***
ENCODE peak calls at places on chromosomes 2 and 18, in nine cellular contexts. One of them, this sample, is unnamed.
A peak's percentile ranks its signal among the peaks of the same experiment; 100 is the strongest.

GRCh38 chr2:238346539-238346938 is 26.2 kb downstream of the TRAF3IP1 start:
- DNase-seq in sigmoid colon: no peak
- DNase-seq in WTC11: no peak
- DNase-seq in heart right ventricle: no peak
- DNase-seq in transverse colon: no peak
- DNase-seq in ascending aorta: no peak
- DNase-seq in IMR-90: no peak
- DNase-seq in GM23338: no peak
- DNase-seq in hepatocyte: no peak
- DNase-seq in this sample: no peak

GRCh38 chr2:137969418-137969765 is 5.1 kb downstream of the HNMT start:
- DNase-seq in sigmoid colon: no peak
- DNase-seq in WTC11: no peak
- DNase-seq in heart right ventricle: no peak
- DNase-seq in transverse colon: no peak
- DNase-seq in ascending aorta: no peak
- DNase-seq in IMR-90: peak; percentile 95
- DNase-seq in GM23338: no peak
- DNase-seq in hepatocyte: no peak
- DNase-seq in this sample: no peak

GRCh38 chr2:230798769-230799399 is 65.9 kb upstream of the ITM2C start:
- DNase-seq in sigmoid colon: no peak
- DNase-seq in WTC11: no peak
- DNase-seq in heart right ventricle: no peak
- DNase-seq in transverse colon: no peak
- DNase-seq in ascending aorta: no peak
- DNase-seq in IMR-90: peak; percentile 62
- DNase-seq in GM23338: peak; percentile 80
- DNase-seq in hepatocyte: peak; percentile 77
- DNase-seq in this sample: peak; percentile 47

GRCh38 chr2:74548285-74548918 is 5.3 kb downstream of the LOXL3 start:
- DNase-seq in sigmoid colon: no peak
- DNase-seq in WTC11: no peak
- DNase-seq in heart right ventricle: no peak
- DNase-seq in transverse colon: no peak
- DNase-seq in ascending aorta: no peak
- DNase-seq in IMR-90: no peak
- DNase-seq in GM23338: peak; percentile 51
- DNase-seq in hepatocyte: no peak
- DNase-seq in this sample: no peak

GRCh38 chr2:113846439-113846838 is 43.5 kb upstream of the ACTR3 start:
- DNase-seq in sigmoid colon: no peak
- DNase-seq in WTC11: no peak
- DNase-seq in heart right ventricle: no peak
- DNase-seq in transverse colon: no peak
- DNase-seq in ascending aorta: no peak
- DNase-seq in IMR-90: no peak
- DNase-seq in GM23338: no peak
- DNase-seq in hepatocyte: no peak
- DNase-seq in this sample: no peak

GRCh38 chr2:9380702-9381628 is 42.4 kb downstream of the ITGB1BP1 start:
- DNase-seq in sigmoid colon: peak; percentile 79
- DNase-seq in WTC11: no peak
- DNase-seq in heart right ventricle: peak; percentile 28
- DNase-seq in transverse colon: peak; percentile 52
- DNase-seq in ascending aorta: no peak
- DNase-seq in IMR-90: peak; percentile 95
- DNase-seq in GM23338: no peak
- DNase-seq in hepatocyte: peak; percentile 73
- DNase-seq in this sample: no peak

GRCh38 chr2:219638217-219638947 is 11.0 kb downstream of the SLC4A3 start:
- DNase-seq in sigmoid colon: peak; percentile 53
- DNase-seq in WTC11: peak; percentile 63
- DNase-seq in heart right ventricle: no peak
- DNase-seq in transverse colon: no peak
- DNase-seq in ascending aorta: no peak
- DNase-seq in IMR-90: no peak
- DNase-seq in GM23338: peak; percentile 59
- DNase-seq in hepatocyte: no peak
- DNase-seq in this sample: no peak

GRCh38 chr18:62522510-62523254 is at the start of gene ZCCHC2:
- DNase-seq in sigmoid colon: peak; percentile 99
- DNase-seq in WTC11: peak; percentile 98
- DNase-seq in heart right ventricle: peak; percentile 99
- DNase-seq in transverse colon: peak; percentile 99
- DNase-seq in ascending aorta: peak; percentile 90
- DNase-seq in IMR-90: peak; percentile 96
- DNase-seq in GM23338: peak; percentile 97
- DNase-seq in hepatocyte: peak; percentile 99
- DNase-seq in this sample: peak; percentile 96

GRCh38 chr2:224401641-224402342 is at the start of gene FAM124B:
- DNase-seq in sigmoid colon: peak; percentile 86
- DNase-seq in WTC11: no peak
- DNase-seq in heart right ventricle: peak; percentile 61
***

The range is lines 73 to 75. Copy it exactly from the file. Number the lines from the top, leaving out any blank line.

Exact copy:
GRCh38 chr18:62522510-62523254 is at the start of gene ZCCHC2:
- DNase-seq in sigmoid colon: peak; percentile 99
- DNase-seq in WTC11: peak; percentile 98